The Kitui government is under scrutiny for investing nearly Sh1 billion into a water company whose ownership is ambiguous and is currently facing insolvency. A Senate watchdog panel has ordered the Ethics and Anti-Corruption Commission (EACC) to investigate a non-water loss of Sh173.9 million at the company, which also carries a debt of close to Sh500 million.
During the interrogation of Governor Julius Malombe by the Senate’s Public Investments and Special Funds Committee regarding the utility firm’s operations, it was revealed that the devolved unit has been providing monthly injections of between Sh8 million and Sh10 million to the Kitui Water and Sanitation Company (Kitwasco). Over the course of eight years, this expenditure amounts to approximately Sh960 million, or Sh120 million annually.
However, the committee questioned why such significant sums were being spent when the county does not have full ownership of the company. The Auditor General’s report for the financial year ending June 2021 highlighted several issues, including the county’s failure to provide details of subscribers to the company and a statement of guarantee as required by the Companies Act, 2015. Additionally, there was no documentation demonstrating a change in ownership from limited by guarantee to limited by shares and transfer to the county government as mandated by the Water Act, 2016.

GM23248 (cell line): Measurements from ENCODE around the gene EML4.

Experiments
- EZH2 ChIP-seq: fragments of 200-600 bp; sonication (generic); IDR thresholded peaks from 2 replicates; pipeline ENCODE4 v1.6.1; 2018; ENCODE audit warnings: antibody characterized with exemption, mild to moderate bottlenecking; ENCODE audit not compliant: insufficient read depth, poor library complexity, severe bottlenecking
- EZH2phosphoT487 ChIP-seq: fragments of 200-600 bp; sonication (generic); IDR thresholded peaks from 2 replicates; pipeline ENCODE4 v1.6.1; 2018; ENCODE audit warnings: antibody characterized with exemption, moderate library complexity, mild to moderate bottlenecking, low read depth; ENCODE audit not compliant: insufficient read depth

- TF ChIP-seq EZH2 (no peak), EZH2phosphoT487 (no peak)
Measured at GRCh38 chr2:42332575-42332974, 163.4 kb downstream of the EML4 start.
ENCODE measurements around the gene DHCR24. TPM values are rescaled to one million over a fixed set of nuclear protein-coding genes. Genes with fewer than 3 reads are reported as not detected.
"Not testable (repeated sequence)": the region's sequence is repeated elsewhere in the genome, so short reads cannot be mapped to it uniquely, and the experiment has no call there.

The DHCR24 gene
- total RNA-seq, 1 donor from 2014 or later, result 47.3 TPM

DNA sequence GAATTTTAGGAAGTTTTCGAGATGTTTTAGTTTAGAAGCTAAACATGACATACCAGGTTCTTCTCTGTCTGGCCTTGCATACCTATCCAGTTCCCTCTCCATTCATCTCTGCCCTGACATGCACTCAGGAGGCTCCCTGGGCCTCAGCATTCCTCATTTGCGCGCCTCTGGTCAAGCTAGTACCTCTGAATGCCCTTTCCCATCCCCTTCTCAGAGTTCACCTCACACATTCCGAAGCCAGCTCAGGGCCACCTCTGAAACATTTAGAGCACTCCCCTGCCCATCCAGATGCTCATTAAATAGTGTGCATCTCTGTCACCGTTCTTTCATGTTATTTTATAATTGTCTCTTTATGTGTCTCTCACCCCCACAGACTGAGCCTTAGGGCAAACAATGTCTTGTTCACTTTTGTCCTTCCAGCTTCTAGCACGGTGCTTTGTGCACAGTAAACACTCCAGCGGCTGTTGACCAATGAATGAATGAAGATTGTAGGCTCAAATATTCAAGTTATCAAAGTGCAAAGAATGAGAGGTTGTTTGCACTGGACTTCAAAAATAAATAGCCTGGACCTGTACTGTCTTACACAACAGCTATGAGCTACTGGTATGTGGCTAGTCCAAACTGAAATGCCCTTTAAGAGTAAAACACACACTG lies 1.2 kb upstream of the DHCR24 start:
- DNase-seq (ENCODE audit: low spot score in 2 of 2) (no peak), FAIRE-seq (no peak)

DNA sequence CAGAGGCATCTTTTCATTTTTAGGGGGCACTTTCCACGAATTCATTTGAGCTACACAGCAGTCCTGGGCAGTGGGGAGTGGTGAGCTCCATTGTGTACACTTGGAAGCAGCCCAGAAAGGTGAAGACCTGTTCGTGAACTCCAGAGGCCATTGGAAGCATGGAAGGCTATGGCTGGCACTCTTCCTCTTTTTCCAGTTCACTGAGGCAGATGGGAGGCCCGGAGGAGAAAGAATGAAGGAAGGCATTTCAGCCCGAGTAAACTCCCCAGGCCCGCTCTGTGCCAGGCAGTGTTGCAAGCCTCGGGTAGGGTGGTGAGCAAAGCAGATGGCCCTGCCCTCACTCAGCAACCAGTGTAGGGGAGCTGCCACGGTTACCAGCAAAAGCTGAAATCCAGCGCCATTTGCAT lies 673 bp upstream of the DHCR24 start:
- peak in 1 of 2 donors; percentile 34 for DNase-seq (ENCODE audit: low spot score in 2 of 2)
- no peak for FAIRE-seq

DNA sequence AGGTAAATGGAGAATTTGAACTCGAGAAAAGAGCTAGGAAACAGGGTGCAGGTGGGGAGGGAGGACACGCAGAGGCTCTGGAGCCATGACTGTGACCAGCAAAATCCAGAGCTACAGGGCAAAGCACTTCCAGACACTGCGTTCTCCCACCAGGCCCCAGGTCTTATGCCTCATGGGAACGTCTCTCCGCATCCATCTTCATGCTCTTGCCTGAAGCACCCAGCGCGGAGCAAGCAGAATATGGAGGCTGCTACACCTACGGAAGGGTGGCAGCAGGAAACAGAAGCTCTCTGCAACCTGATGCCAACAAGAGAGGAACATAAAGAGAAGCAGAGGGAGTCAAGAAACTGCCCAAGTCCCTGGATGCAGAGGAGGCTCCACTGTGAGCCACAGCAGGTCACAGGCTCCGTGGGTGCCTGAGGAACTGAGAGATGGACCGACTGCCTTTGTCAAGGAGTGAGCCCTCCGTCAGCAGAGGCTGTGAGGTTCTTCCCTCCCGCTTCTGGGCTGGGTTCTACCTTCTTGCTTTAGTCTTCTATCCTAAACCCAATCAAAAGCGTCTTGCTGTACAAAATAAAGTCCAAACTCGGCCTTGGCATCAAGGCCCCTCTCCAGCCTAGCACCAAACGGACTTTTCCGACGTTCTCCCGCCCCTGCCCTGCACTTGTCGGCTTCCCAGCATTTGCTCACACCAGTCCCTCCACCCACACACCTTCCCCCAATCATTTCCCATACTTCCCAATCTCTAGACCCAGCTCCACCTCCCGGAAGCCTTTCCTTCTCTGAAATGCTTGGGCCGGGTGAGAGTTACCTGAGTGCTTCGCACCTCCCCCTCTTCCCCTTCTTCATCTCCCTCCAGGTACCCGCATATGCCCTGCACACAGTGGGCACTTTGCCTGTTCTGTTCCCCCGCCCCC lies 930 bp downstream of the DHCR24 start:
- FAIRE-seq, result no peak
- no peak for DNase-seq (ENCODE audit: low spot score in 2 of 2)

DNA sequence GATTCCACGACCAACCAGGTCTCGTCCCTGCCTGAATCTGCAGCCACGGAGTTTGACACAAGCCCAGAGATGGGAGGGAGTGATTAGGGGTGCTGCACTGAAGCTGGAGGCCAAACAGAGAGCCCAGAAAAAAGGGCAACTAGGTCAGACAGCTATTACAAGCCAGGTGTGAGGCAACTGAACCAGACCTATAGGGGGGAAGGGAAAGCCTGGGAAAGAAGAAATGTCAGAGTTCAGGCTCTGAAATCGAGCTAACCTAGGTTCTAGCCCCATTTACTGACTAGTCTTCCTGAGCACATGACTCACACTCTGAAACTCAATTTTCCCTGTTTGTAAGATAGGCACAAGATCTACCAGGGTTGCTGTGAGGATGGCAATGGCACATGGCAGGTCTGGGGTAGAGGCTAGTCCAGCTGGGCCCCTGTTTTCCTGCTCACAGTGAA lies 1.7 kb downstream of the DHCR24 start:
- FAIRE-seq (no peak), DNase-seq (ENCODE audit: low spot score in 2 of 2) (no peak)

Governor Malombe defended the administration’s actions by emphasizing the value residents receive in terms of access to water. He stated that the county government owns the company through a guarantee, not shares, as required by law. However, the committee pointed out that the county had not provided sufficient evidence to support its ownership claims, including an updated CR12 to indicate the company’s directors.
Senator Enock Wambua of Kitui questioned why the county government was financially supporting a company it did not legally own and urged expedited efforts to address the ownership issue. Governor Malombe clarified that the county government would comply with the ownership requirement by September 30, 2023.
The company is facing audit queries related to trade receivables amounting to Sh240.9 million, with a substantial portion outstanding for more than 120 days, raising doubts about their collectability. The financial position of the company also reveals trade and other payables of Sh144.4 million, with only a portion supported by evidence, indicating difficulty in meeting obligations as they arise.
In addition, the report indicates a loss of Sh173.9 million in non-revenue water, revenue shortfall of Sh20.7 million, and unauthorised over-expenditure of over Sh14 million during the review period. The committee has directed the restructuring of the board, appointment of a substantive managing director, implementation of performance contracts for all staff, and ensuring the transfer of full ownership within specified timeframes.